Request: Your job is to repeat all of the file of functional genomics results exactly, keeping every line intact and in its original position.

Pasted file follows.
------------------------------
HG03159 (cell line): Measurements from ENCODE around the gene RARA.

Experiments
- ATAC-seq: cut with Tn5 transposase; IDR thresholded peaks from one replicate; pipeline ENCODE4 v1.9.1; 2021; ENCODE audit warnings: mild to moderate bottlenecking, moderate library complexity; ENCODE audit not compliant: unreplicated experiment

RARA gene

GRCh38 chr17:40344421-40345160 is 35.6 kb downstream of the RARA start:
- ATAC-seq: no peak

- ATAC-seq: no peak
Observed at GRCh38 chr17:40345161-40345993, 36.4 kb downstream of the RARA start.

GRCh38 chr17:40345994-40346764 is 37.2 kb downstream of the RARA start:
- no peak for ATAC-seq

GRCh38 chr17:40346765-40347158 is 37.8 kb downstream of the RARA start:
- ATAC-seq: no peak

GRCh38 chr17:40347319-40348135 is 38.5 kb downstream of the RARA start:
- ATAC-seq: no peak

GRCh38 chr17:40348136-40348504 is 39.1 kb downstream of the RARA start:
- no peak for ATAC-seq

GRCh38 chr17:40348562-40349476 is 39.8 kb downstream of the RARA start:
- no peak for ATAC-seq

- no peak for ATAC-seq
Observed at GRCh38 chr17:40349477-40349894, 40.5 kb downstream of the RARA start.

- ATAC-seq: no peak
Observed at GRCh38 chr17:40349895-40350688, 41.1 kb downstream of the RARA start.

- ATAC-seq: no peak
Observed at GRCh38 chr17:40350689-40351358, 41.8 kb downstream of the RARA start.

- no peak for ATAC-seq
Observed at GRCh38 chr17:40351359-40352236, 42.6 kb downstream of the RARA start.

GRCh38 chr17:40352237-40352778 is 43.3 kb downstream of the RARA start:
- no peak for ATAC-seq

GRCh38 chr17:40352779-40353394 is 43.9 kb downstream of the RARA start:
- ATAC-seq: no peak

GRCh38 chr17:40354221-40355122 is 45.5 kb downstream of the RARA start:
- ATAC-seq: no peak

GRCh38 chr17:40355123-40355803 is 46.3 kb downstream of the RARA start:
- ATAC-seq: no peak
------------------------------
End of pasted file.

HG03159 (cell line): Measurements from ENCODE around the gene RARA.

Experiments
- ATAC-seq: cut with Tn5 transposase; IDR thresholded peaks from one replicate; pipeline ENCODE4 v1.9.1; 2021; ENCODE audit warnings: mild to moderate bottlenecking, moderate library complexity; ENCODE audit not compliant: unreplicated experiment

RARA gene

GRCh38 chr17:40344421-40345160 is 35.6 kb downstream of the RARA start:
- ATAC-seq: no peak

- ATAC-seq: no peak
Observed at GRCh38 chr17:40345161-40345993, 36.4 kb downstream of the RARA start.

GRCh38 chr17:40345994-40346764 is 37.2 kb downstream of the RARA start:
- no peak for ATAC-seq

GRCh38 chr17:40346765-40347158 is 37.8 kb downstream of the RARA start:
- ATAC-seq: no peak

GRCh38 chr17:40347319-40348135 is 38.5 kb downstream of the RARA start:
- ATAC-seq: no peak

GRCh38 chr17:40348136-40348504 is 39.1 kb downstream of the RARA start:
- no peak for ATAC-seq

GRCh38 chr17:40348562-40349476 is 39.8 kb downstream of the RARA start:
- no peak for ATAC-seq

- no peak for ATAC-seq
Observed at GRCh38 chr17:40349477-40349894, 40.5 kb downstream of the RARA start.

- ATAC-seq: no peak
Observed at GRCh38 chr17:40349895-40350688, 41.1 kb downstream of the RARA start.

- ATAC-seq: no peak
Observed at GRCh38 chr17:40350689-40351358, 41.8 kb downstream of the RARA start.

- no peak for ATAC-seq
Observed at GRCh38 chr17:40351359-40352236, 42.6 kb downstream of the RARA start.

GRCh38 chr17:40352237-40352778 is 43.3 kb downstream of the RARA start:
- no peak for ATAC-seq

GRCh38 chr17:40352779-40353394 is 43.9 kb downstream of the RARA start:
- ATAC-seq: no peak

GRCh38 chr17:40354221-40355122 is 45.5 kb downstream of the RARA start:
- ATAC-seq: no peak

GRCh38 chr17:40355123-40355803 is 46.3 kb downstream of the RARA start:
- ATAC-seq: no peak